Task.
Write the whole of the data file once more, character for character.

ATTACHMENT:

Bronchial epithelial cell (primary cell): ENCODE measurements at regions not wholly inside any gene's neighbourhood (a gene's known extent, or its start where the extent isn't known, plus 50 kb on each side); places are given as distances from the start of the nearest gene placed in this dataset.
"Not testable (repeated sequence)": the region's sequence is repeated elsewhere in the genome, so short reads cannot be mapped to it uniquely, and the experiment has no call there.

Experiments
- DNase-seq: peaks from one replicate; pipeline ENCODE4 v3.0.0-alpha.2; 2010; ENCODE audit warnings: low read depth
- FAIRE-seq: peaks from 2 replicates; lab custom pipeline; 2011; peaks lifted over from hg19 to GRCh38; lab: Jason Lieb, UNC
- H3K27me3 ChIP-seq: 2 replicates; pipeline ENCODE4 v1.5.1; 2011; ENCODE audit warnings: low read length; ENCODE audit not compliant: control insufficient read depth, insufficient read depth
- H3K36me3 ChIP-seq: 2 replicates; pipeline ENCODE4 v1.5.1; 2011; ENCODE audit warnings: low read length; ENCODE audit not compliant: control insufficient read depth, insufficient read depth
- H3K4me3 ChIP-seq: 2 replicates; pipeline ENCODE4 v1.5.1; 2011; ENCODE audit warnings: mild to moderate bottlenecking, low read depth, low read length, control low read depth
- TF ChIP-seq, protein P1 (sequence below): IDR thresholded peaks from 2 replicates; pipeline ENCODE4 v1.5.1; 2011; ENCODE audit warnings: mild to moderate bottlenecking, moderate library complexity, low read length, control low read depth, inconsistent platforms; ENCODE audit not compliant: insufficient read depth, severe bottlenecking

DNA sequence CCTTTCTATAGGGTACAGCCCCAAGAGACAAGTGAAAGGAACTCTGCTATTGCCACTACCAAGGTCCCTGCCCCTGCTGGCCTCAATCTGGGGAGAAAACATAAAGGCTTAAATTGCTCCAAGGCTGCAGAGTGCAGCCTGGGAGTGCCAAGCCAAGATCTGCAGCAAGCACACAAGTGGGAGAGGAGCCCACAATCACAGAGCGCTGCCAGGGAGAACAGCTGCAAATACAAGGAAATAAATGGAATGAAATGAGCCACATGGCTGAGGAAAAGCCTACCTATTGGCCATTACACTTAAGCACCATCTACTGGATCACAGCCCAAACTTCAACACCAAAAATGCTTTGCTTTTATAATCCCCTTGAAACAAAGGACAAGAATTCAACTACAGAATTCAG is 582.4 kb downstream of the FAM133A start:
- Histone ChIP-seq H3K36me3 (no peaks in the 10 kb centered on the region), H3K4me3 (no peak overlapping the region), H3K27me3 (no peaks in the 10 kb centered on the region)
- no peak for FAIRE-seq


Bronchial epithelial cell (primary cell): ENCODE measurements at regions not wholly inside any gene's neighbourhood (a gene's known extent, or its start where the extent isn't known, plus 50 kb on each side); places are given as distances from the start of the nearest gene placed in this dataset.
"Not testable (repeated sequence)": the region's sequence is repeated elsewhere in the genome, so short reads cannot be mapped to it uniquely, and the experiment has no call there.

Experiments
- DNase-seq: peaks from one replicate; pipeline ENCODE4 v3.0.0-alpha.2; 2010; ENCODE audit warnings: low read depth
- FAIRE-seq: peaks from 2 replicates; lab custom pipeline; 2011; peaks lifted over from hg19 to GRCh38; lab: Jason Lieb, UNC
- H3K27me3 ChIP-seq: 2 replicates; pipeline ENCODE4 v1.5.1; 2011; ENCODE audit warnings: low read length; ENCODE audit not compliant: control insufficient read depth, insufficient read depth
- H3K36me3 ChIP-seq: 2 replicates; pipeline ENCODE4 v1.5.1; 2011; ENCODE audit warnings: low read length; ENCODE audit not compliant: control insufficient read depth, insufficient read depth
- H3K4me3 ChIP-seq: 2 replicates; pipeline ENCODE4 v1.5.1; 2011; ENCODE audit warnings: mild to moderate bottlenecking, low read depth, low read length, control low read depth
- TF ChIP-seq, protein P1 (sequence below): IDR thresholded peaks from 2 replicates; pipeline ENCODE4 v1.5.1; 2011; ENCODE audit warnings: mild to moderate bottlenecking, moderate library complexity, low read length, control low read depth, inconsistent platforms; ENCODE audit not compliant: insufficient read depth, severe bottlenecking

DNA sequence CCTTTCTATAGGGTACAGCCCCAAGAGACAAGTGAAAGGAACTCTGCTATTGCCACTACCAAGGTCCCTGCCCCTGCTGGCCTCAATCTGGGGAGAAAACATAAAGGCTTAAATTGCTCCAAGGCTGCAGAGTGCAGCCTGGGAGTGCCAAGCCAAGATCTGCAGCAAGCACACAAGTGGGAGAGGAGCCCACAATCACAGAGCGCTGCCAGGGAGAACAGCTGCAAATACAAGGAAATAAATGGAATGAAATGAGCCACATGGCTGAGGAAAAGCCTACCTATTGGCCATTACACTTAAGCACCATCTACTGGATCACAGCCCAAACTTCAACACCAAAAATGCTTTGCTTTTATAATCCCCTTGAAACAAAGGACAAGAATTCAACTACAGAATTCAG is 582.4 kb downstream of the FAM133A start:
- Histone ChIP-seq H3K36me3 (no peaks in the 10 kb centered on the region), H3K4me3 (no peak overlapping the region), H3K27me3 (no peaks in the 10 kb centered on the region)
- no peak for FAIRE-seq